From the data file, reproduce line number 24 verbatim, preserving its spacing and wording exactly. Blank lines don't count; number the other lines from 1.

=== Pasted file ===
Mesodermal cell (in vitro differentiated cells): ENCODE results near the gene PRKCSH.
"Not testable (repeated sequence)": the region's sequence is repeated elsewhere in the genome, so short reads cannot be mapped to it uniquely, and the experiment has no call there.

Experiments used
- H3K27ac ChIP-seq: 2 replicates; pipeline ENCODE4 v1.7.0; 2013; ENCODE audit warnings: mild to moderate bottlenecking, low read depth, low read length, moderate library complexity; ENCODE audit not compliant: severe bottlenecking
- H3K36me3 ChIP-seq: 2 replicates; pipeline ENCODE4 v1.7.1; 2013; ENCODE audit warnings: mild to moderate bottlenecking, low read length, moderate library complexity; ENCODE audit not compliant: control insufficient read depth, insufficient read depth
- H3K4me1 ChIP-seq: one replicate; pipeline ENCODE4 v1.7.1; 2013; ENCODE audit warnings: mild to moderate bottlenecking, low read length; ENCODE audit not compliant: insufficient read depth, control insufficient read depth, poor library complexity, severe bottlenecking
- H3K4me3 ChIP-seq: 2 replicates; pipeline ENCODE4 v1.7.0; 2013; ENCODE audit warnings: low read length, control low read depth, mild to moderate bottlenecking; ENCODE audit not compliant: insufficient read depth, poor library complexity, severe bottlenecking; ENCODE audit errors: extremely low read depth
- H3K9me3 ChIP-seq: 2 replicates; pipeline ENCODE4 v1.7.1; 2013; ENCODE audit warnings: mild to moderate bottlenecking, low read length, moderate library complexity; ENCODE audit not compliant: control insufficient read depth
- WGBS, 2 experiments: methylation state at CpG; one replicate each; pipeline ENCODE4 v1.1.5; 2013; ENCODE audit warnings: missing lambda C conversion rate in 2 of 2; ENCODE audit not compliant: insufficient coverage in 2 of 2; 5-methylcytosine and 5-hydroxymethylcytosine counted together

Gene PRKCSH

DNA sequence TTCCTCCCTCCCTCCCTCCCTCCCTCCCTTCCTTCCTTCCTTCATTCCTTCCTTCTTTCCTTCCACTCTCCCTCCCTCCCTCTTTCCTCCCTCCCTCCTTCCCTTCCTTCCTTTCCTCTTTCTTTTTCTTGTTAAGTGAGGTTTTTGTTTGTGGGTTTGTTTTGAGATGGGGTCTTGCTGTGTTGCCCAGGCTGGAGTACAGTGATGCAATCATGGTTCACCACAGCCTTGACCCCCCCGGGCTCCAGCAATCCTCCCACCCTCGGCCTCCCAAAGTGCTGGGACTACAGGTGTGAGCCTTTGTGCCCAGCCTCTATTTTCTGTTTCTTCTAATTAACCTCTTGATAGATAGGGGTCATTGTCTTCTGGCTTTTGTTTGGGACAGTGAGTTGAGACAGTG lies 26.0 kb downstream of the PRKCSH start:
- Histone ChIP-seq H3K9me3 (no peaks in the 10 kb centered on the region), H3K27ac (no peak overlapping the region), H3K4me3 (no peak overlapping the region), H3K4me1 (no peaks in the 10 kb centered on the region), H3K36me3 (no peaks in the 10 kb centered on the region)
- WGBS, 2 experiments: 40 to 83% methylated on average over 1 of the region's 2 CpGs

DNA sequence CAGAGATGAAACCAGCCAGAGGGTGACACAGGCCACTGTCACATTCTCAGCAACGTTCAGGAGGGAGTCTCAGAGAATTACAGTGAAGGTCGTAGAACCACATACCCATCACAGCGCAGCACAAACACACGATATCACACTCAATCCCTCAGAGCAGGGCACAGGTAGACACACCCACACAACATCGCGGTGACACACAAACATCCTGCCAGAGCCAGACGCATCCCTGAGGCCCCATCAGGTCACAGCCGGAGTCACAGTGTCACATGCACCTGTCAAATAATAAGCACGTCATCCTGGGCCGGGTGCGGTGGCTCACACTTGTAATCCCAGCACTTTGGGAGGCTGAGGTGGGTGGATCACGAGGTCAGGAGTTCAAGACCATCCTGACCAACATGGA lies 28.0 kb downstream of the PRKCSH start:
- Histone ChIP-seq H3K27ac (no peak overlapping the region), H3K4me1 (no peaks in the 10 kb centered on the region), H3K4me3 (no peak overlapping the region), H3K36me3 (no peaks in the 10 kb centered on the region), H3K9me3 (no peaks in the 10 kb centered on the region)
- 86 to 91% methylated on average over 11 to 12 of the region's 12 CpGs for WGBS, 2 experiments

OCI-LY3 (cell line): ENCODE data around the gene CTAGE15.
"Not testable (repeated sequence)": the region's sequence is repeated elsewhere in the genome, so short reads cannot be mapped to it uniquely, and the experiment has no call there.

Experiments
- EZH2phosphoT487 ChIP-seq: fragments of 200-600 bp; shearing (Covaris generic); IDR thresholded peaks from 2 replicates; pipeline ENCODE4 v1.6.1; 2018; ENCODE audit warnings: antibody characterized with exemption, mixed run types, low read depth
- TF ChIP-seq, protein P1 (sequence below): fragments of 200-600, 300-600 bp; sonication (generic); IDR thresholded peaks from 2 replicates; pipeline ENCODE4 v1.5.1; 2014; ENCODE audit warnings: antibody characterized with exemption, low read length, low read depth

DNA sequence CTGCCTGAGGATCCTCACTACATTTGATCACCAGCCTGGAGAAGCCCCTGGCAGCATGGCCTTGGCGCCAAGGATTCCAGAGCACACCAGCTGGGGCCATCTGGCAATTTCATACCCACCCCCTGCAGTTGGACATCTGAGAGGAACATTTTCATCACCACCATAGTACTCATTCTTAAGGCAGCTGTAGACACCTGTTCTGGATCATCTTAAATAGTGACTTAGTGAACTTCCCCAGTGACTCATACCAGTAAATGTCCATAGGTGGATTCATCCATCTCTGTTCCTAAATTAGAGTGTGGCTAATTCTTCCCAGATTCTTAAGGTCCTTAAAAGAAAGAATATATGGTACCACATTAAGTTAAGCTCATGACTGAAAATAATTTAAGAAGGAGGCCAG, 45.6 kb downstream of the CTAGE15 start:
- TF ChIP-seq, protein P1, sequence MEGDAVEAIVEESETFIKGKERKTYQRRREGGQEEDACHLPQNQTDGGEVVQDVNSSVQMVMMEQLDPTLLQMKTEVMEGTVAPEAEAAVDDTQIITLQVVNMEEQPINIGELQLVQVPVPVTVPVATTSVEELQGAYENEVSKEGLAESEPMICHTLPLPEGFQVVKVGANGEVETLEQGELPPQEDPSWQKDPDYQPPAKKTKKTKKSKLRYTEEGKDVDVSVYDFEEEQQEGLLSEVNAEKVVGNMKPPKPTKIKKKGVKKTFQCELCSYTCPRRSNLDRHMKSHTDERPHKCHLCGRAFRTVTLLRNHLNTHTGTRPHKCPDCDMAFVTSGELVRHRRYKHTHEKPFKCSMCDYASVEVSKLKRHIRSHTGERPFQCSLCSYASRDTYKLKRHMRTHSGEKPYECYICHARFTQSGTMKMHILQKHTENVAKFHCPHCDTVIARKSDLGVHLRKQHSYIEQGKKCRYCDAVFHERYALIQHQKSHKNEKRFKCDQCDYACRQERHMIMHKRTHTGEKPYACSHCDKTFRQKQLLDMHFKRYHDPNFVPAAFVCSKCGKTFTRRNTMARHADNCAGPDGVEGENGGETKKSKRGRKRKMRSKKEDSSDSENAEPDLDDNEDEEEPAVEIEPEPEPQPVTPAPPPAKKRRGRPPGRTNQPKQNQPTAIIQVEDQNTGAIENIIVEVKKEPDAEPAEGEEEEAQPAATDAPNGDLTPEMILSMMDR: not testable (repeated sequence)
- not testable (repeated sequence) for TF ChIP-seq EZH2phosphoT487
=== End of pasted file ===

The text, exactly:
- not testable (repeated sequence) for TF ChIP-seq EZH2phosphoT487